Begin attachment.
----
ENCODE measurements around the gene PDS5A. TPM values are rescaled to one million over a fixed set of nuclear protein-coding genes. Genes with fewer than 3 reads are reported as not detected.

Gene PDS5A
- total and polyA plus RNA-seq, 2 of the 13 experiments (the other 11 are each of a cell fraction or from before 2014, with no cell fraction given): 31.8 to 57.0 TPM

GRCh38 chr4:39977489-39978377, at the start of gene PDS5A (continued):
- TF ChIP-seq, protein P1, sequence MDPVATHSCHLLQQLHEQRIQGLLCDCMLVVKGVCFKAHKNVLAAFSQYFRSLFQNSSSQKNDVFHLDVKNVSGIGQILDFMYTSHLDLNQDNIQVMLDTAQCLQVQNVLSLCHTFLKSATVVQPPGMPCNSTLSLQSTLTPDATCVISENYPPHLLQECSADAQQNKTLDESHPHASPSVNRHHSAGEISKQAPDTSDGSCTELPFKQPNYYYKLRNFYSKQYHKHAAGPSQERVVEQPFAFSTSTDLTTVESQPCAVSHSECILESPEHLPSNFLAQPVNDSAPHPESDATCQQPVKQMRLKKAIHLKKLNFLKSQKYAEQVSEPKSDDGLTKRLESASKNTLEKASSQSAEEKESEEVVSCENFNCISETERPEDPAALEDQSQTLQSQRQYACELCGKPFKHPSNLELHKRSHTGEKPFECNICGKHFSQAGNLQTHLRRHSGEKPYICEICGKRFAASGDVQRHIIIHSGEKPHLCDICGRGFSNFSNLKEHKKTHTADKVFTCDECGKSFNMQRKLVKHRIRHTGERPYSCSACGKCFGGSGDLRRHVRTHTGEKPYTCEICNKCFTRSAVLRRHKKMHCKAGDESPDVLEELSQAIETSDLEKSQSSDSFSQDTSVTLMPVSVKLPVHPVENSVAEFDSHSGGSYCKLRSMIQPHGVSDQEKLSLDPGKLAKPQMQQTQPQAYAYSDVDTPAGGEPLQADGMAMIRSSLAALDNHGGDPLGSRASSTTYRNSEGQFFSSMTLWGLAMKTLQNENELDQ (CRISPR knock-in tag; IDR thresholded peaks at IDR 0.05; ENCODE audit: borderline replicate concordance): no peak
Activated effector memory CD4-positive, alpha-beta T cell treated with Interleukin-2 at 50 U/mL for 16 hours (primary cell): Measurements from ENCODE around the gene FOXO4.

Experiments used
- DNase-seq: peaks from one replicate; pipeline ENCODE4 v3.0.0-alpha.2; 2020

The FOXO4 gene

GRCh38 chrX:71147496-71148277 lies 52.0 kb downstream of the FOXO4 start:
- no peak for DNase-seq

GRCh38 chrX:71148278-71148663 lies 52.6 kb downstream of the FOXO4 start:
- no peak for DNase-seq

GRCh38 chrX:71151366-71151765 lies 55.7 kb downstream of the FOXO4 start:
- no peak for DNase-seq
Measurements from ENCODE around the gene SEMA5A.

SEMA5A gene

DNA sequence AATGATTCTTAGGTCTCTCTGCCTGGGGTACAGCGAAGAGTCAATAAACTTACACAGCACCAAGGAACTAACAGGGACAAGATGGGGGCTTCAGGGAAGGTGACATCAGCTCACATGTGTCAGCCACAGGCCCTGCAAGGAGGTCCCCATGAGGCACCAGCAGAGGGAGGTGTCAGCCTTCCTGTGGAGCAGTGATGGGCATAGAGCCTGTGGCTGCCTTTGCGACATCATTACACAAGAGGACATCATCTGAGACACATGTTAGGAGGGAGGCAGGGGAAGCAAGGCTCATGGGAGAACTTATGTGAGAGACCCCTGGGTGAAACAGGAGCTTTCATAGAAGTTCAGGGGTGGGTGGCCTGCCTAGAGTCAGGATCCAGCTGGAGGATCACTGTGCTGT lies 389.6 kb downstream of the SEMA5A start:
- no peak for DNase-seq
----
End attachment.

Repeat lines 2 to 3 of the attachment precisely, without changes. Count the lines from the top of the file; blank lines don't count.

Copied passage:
Gene PDS5A
- total and polyA plus RNA-seq, 2 of the 13 experiments (the other 11 are each of a cell fraction or from before 2014, with no cell fraction given): 31.8 to 57.0 TPM